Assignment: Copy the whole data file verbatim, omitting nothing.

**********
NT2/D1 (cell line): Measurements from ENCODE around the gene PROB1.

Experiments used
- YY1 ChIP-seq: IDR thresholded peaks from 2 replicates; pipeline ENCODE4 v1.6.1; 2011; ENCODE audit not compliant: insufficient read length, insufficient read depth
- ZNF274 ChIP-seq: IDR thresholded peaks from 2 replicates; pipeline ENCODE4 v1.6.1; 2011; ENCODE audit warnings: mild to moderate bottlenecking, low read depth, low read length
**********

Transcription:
NT2/D1 (cell line): Measurements from ENCODE around the gene PROB1.

Experiments used
- YY1 ChIP-seq: IDR thresholded peaks from 2 replicates; pipeline ENCODE4 v1.6.1; 2011; ENCODE audit not compliant: insufficient read length, insufficient read depth
- ZNF274 ChIP-seq: IDR thresholded peaks from 2 replicates; pipeline ENCODE4 v1.6.1; 2011; ENCODE audit warnings: mild to moderate bottlenecking, low read depth, low read length